This is far more important than it seems. Like it or not, traditional monogamous marriage between one man and one woman is one of the foundations of western society, as well as the ideal environment for raising children as all serious research on the subject shows. That's why it's lasted as long as it has. Diluting marriage by 'redefining ' it is likely to lead to a number of bad effects on our society, most of which can already be seen in Europe. The clear trend there since same sex marriage is for less marriage, drastically lower birthrates, and a vastly greater amount of out of wedlock births. In order to make a society like that work even slightly, you need a vast and well-funded welfare state. Again, looking at Europe as an example, not only doesn't such a state work if you have massive immigration, but it freezes social and financial mobility and eventually topples under its own weight into bankruptcy once you run out of other people's money to spend.

Ironically, another side effect of same sex marriage is a clear dilution of freedom. Same sex marriage has literally become a sacrament of the Left, and any criticism of it, let alone the right of Americans to have a voice in the matter be damned.

The real motivation of many gay activists in insisting on redefining traditional marriage isn’t equality per se, but forcing the normalization and mainstreaming of their lifestyle by whatever means necessary. The effect of this is already evident, as children in many public schools are already being indoctrinated to believe that GLBT behavior is exactly that, regardless of their religious or ethical beliefs or those of their parents, who are paying for the indoctrination.

The same intolerance is now in the process of being extended to business owners, clergymen, foster parents, religious institutions, and anyone else who might feel perfectly fine with exhibiting tolerance but might take exception on religious or ethical grounds to normalization and mainstreaming. The recent New York State law is rare among same sex marriage statutes in that it allows for religious exemptions. See how long it takes before another round of lawsuits trashes that part of the law.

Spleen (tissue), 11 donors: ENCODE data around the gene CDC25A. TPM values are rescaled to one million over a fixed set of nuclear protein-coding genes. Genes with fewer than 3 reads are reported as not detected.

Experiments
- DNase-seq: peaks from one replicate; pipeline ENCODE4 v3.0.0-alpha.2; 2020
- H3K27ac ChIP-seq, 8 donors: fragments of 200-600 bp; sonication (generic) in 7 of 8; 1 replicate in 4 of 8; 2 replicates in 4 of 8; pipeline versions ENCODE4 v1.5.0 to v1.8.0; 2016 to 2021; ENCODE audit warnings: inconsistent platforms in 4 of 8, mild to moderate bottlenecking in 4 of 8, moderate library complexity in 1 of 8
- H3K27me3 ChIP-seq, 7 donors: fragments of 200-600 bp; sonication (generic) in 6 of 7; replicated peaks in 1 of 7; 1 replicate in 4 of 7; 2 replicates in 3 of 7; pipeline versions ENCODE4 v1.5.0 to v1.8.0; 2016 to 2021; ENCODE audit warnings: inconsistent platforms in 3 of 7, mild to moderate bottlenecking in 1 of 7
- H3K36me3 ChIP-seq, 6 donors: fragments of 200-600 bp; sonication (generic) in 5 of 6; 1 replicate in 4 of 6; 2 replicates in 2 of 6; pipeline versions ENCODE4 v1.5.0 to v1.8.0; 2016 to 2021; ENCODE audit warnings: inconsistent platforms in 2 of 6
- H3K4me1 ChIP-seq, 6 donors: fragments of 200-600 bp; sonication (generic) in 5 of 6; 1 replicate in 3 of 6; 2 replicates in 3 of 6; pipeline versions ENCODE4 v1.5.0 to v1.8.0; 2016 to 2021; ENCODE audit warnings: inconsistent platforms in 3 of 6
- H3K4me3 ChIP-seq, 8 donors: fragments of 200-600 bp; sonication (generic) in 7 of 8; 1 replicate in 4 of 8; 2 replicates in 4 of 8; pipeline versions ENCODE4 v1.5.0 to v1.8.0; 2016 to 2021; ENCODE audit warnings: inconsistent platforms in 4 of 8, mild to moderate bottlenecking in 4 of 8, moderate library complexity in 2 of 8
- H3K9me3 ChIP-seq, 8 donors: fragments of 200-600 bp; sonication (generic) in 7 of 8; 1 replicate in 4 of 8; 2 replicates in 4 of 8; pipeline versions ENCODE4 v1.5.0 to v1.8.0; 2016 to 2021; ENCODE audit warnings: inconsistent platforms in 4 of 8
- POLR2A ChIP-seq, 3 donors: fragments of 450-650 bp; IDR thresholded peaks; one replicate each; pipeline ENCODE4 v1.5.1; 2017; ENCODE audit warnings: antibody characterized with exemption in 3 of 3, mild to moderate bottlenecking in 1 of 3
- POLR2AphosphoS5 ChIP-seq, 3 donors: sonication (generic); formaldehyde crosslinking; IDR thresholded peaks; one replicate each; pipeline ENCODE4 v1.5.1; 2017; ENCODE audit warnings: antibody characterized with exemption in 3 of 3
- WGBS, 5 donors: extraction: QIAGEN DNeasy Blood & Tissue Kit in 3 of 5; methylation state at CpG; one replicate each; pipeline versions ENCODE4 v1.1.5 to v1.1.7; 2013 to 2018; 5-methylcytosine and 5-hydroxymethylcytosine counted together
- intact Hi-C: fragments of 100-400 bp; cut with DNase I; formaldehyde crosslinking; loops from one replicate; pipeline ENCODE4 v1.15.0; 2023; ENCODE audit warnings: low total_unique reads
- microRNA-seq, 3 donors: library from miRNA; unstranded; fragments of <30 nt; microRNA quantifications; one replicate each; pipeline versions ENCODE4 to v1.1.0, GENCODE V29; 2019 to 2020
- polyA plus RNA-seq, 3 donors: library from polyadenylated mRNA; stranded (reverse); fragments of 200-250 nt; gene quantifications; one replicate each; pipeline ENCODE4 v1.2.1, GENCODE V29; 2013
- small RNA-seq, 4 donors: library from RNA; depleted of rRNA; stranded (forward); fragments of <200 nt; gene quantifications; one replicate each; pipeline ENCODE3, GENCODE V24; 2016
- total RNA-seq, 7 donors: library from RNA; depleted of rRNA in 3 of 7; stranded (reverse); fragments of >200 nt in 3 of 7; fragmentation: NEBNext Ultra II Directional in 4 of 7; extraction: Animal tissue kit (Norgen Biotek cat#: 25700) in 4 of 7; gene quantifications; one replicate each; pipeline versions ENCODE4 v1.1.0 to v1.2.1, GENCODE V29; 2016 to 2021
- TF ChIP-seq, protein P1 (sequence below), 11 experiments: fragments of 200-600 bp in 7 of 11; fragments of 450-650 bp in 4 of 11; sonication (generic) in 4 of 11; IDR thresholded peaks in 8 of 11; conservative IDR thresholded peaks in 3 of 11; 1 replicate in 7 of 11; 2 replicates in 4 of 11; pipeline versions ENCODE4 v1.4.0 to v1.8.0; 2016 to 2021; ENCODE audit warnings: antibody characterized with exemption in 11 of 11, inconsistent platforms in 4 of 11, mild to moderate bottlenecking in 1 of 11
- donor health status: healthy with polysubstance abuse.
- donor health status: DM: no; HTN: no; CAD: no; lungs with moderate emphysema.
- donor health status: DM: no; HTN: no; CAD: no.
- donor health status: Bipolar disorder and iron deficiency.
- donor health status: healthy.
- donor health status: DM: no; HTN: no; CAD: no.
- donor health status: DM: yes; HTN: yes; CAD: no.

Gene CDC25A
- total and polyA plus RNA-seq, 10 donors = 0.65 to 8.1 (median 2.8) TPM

This sort of tyranny of the minority is simply unjust on its face. It’s establishing a legal and legislative precedent that will be used many times over to change anything the Nanny State deems necessary and establish thought control to keep it that way. When Perry v. Schwarzenegger hits the Supreme Court, the result will affect not just marriage, but the entire direction of our society.

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Rob doesn't have a handle on the definition of a slippery slope said...

On the one hand, you're a homophobe. On the other, your arguments are irrelevant. So it all balances out.

Rob said...

On the other hand, you have absolutely no arguments in reply except the traditional Leftist cry of 'ra-aa-aa-cism'! 'homophobe'! 'bigot'! which you spout off knowing absolutely nothing about me. Talk about not having a handle!

I've given you several opportunities to behave properly, but at this point I think you've had quite enough attention. So from now on, you'll have to subsist in front of the monitor on mere memories, or find someone else to give you your attention fix.